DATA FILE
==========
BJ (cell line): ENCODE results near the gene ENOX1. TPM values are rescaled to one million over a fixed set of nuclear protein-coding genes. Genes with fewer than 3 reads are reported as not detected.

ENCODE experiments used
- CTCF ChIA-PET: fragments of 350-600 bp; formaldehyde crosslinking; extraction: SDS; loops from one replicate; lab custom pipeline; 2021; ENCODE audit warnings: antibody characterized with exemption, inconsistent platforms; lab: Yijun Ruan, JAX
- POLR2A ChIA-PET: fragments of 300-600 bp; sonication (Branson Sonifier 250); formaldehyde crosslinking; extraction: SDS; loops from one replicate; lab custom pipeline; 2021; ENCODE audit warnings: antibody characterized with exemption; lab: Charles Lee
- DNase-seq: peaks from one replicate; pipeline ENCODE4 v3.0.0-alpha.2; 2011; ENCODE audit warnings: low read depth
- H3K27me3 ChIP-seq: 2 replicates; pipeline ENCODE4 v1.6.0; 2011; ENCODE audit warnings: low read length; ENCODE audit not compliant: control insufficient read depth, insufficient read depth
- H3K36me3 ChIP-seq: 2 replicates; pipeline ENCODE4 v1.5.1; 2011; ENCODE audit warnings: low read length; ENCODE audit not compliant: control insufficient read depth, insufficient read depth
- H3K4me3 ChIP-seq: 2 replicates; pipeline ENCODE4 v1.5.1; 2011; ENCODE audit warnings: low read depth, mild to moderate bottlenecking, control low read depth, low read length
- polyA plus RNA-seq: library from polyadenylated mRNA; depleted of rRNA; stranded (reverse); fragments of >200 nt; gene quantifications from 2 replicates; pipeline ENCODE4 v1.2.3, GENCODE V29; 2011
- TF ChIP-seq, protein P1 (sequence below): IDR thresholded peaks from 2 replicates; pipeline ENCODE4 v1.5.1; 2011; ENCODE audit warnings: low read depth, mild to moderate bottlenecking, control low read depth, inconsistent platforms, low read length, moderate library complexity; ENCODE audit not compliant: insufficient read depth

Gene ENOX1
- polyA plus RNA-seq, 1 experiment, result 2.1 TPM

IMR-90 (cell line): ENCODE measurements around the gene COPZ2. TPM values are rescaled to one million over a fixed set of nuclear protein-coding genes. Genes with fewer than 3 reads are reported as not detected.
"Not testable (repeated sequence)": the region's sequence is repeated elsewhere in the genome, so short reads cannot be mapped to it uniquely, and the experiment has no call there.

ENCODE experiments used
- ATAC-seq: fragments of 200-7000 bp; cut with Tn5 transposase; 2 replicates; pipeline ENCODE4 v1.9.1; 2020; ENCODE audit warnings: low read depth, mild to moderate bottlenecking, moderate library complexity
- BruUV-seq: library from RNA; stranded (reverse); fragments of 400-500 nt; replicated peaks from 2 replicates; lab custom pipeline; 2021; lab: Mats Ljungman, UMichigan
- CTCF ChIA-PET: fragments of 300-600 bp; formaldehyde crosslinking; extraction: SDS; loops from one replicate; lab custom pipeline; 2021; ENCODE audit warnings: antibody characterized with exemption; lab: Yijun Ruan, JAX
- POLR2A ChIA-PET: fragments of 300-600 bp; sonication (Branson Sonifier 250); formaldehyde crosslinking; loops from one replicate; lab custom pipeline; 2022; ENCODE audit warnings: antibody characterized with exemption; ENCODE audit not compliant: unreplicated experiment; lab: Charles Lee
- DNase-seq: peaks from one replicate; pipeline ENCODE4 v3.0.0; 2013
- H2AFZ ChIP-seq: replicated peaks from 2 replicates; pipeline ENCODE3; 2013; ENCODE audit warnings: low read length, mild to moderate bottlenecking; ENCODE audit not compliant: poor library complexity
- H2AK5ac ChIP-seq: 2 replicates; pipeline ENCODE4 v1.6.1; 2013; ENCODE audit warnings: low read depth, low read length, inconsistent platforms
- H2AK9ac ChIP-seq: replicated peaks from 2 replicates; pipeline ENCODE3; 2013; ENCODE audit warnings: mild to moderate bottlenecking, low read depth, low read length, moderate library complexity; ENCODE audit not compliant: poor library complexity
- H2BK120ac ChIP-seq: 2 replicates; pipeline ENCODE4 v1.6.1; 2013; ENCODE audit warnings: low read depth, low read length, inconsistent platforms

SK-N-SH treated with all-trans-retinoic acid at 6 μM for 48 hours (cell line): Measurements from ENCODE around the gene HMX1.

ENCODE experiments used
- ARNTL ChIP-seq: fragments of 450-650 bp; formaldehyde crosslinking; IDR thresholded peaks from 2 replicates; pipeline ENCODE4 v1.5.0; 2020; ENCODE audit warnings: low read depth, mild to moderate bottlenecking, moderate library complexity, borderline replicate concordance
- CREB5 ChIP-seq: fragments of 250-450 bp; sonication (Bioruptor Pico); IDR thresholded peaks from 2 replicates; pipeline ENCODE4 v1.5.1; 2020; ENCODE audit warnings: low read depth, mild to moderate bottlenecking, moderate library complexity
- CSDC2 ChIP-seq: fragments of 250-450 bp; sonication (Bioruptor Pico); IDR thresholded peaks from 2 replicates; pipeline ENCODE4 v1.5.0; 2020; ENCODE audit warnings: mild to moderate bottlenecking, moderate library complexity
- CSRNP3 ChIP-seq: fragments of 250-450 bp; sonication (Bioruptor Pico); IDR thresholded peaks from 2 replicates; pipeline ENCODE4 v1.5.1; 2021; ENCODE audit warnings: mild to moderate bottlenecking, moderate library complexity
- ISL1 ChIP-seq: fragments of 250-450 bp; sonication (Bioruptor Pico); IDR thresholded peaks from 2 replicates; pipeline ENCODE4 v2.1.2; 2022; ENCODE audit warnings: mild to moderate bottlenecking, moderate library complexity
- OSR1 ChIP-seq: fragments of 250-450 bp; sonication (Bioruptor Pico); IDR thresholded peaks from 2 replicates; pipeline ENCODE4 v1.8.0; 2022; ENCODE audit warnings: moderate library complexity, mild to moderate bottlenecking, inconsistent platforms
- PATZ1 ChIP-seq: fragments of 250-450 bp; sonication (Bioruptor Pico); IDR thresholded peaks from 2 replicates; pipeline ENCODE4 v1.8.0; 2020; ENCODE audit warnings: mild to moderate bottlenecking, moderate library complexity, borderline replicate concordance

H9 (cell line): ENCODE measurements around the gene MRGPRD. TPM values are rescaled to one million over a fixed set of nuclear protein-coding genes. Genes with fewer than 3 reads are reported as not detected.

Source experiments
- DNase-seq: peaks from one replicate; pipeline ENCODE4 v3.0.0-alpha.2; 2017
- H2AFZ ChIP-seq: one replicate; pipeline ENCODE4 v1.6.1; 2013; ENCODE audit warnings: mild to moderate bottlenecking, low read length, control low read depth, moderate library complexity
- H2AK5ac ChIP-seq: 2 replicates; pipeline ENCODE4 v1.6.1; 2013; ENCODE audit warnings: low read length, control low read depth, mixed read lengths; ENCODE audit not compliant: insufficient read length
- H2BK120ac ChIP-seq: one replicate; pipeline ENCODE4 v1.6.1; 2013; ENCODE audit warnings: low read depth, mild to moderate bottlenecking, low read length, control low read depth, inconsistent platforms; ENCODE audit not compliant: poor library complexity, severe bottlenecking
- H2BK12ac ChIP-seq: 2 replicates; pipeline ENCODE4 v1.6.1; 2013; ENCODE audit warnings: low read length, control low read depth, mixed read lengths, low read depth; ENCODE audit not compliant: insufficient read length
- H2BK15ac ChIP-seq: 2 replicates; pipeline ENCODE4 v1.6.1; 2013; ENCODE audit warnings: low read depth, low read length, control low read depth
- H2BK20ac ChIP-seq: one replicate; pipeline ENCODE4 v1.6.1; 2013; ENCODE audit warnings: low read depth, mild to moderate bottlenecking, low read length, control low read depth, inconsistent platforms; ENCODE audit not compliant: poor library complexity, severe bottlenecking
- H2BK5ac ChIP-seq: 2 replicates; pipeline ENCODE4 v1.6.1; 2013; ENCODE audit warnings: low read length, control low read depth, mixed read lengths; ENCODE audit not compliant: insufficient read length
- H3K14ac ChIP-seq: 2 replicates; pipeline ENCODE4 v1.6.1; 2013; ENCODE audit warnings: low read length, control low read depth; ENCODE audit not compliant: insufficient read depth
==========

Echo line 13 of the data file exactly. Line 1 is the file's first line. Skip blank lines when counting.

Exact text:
IMR-90 (cell line): ENCODE measurements around the gene COPZ2. TPM values are rescaled to one million over a fixed set of nuclear protein-coding genes. Genes with fewer than 3 reads are reported as not detected.